Log #6: Mom

Never would I have imagined that something so horrible would bring about something so beautiful. I have to say how grateful I am that I had a happy and peaceful upbringing. My husband and I say we never came with baggage. Maybe a few carry-ons but not the luggage that some of us can bring from childhood scars and experiences. My mom has a lot to do with that. Obviously. She is kind and consistent. She was my every present supporter on the sidelines come rain or shine. Not so much a screaming cheerleader hopping up and down with pom poms, but I knew she was always for me. As a kid she got me into gymnastics and tap dance and music classes. While away at college, my mom sent me a letter every week. She attended the birth of all my children. And she was a prayer warrior like nobody’s business. Especially as our family grew, however, it was rare for us to have a conversation without endless interruptions. I am not saying I wasn’t close to my mom or didn’t have frequent interaction. It’s just that this experience brought us to a whole new level.

One night we went out to see a movie. “Frozen” if I recall correctly. Being in a movie theater with so much stimulation was a challenge for me to say the least. I did my best to hold it together, it was so much work. Trying to sit still when your insides are scrambling and running in circles is a full time job. By the time the credits were rolling I was out of my mind. As we filed out of the theater I was crying and saying, “I just can’t do this”. I can only imagine what people thought. I didn’t care.

We went back to my house and I sat with my mom at the kitchen table pouring out what was going on. I was just entering into this new season that would last almost two years. I had analyzed myself and tried to come to some conclusions of what had happened in my childhood, some reason that I was the way I was and getting worse. Mom and I sat there for an hour, holding hands, talking one on one. I can’t remember the last time we had done that.

My mom is a very stable person. I only remember her crying on two occasions. Once when I was about 4, she was at the kitchen sink, crying. I have no idea why. Then when her father died, understandably. She wasn’t cold or emotionless at all, but just not as expressive. Being an only child maybe, or just the way she was wired. She never had a day she can remember being depressed. Ever.

When you’ve never experienced anxiety or depression you come to some interesting conclusions. One is the idea that people should just get over it. Will yourself out of this state of mind. Think happy thoughts. It’s not their fault really, it’s just all they know. One way to change that is to experience it yourself. The next best thing is walk day in and day out with someone you love as they fight this battle. Mom was my fellow soldier. I know she would have gladly taken this whole thing upon herself to spare me my pain. It was agonizing for her. She put her life on hold.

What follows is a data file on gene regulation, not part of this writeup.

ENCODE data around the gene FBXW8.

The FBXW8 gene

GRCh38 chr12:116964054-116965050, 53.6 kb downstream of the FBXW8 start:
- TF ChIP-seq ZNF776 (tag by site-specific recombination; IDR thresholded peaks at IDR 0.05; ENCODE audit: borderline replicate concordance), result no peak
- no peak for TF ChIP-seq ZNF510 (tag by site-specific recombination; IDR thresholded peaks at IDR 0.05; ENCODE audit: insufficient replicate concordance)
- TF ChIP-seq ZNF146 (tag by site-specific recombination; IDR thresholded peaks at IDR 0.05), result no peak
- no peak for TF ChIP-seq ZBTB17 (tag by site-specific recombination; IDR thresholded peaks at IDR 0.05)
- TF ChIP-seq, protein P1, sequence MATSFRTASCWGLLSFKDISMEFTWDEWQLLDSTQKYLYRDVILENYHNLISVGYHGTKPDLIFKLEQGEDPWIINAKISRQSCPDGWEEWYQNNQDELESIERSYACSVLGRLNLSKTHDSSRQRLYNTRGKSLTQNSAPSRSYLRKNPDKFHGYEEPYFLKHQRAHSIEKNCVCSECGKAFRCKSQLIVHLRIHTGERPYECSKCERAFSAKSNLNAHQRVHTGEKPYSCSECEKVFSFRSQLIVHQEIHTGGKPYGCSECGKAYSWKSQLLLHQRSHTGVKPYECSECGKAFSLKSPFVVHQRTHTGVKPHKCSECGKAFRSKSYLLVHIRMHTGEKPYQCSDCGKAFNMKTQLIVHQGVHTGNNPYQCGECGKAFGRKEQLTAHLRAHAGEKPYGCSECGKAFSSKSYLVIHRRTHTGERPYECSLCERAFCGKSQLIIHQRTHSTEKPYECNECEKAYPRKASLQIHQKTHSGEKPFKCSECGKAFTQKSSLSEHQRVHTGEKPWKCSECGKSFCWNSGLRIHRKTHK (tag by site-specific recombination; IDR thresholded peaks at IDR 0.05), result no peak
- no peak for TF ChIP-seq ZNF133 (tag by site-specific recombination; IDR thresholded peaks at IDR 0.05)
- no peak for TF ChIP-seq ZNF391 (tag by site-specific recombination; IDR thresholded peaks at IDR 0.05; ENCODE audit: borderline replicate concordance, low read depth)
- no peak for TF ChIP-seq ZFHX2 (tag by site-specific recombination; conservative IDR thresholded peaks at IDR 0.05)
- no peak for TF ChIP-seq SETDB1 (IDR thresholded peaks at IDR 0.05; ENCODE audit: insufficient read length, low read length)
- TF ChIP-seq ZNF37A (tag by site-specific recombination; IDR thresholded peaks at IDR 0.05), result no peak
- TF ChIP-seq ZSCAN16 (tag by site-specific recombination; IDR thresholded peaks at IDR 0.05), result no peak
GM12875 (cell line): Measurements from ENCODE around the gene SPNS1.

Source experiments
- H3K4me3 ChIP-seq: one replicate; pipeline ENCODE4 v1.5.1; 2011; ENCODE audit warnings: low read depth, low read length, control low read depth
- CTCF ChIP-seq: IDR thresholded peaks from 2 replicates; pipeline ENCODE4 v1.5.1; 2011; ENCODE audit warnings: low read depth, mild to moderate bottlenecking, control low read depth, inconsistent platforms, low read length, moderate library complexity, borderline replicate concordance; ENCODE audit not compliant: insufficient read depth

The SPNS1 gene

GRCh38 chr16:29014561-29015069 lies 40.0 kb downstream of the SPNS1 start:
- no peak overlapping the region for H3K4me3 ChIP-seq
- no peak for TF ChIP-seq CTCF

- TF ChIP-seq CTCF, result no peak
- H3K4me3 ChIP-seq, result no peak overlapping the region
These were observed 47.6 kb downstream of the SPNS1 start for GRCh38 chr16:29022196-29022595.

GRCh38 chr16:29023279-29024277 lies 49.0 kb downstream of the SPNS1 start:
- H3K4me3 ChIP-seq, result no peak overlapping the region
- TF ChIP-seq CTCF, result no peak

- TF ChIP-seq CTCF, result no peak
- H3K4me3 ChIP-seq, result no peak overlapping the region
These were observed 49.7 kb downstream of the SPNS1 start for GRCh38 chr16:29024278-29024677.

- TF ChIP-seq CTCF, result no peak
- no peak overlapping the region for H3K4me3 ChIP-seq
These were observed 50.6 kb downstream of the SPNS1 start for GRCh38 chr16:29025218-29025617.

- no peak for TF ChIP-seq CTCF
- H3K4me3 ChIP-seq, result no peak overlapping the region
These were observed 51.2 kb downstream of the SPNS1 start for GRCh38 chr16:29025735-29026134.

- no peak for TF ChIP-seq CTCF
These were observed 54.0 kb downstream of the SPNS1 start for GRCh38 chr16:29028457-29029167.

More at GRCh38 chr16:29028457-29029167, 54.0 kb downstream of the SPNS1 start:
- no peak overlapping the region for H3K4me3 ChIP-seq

Because I was so fragile and growing worse, I could not be alone. I needed to know that if I was going to have a panic attack there was someone in control. Mom took the lion’s share of this duty. She would come over in the late morning and stay until John could get back home from work right before dinner. Having her there comforted me. It also gave us a chance to talk and pray and cry and grow close. As strange as it sounds, I am grateful for this time. It’s a picture of redemption in so many ways. How God works things out. He takes even the very worse moments of our life and brings good out of them. The word redeem is from two latin words that mean to buy back. To take something meant to bring evil and buy it back for good. I see him do this over and over. I wasn’t seeing it yet, not at this moment. But it was coming.

She also was our driver. I had more appointments than you can imagine. She drove me everywhere; sat through doctors’ appointments, attended counseling sessions, took the kids to their classes. I will forever be indebted to her. As if we aren’t always indebted to our mothers, but this was beyond the call of duty…way beyond. I know she felt helpless as she watched her once enthusiastic daughter, waste away. I was just the shell of that person. Looking into my eyes, you saw vacancy. But she also carried hope.

3 thoughts on “Log #6: Mom

  1. Oh my goodness! I love your mom after reading this! What an amazing woman and saint of God! You are blessed, Carolynn; and we readers are blessed to hear about such a wonderful mom! What a great example for all of us that are moms!

    Liked by 1 person

  2. I can picture dear Barb doing all these things: sitting at the kitchen table holding your hand, driving you to appointments, etc. Not knowing what was happening, and not needing to know. Just giving her loving presence. Such wisdom and love!

    Liked by 1 person

  3. My experience of your mom during this time, Carrie, was that she was like the glue that held your household together. I remember her sitting quietly in your kitchen during some of my visits. She was just THERE, available to do whatever, not only for you, but for the kids living at home. She had a quiet, wonderful way about her. You are truly blessed to have her.

    Liked by 1 person

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